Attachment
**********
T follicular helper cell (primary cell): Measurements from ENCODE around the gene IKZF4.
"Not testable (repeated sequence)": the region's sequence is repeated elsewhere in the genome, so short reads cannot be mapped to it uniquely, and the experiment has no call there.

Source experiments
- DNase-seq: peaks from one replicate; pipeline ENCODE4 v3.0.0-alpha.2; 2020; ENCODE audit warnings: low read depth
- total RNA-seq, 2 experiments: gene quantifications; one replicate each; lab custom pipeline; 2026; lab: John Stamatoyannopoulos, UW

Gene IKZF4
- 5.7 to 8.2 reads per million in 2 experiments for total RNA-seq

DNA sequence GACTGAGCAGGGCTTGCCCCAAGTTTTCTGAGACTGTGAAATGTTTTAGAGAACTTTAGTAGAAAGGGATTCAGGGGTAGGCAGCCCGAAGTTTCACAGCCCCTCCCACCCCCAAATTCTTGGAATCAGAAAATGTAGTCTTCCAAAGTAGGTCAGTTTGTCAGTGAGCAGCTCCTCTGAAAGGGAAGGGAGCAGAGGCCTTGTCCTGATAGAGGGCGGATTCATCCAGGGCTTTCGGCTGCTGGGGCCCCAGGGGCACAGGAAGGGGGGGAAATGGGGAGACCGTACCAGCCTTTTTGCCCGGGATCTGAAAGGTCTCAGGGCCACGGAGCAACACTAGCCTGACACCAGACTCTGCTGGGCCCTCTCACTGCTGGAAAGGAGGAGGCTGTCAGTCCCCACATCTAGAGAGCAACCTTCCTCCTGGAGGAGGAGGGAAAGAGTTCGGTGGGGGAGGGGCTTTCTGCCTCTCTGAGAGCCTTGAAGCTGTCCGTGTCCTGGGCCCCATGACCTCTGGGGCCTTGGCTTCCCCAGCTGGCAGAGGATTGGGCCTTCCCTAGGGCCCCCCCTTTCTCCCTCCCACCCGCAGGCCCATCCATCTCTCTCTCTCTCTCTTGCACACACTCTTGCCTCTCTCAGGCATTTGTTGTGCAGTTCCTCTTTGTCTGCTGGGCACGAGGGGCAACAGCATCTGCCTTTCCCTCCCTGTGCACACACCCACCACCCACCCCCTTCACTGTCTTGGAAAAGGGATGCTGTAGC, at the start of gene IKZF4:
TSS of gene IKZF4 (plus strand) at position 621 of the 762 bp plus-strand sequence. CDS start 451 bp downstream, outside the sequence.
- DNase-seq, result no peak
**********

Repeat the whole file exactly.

T follicular helper cell (primary cell): Measurements from ENCODE around the gene IKZF4.
"Not testable (repeated sequence)": the region's sequence is repeated elsewhere in the genome, so short reads cannot be mapped to it uniquely, and the experiment has no call there.

Source experiments
- DNase-seq: peaks from one replicate; pipeline ENCODE4 v3.0.0-alpha.2; 2020; ENCODE audit warnings: low read depth
- total RNA-seq, 2 experiments: gene quantifications; one replicate each; lab custom pipeline; 2026; lab: John Stamatoyannopoulos, UW

Gene IKZF4
- 5.7 to 8.2 reads per million in 2 experiments for total RNA-seq

DNA sequence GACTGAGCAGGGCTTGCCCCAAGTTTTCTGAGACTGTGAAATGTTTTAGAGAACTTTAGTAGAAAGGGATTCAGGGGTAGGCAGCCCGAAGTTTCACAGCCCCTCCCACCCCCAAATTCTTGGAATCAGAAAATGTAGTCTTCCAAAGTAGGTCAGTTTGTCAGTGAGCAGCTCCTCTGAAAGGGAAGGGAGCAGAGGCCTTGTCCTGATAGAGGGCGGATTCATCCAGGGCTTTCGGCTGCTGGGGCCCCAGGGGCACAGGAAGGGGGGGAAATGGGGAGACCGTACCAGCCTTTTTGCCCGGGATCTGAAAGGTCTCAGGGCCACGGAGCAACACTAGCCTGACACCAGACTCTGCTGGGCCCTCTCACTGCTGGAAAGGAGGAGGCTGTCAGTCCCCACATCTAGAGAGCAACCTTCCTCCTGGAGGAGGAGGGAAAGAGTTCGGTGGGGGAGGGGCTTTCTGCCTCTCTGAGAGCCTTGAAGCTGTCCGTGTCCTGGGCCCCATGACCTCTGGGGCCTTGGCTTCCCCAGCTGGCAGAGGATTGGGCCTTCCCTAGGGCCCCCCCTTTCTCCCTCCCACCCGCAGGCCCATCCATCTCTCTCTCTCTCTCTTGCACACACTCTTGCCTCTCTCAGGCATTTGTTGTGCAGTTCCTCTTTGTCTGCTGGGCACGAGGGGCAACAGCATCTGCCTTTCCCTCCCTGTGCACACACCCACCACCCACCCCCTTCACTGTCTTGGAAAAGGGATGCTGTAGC, at the start of gene IKZF4:
TSS of gene IKZF4 (plus strand) at position 621 of the 762 bp plus-strand sequence. CDS start 451 bp downstream, outside the sequence.
- DNase-seq, result no peak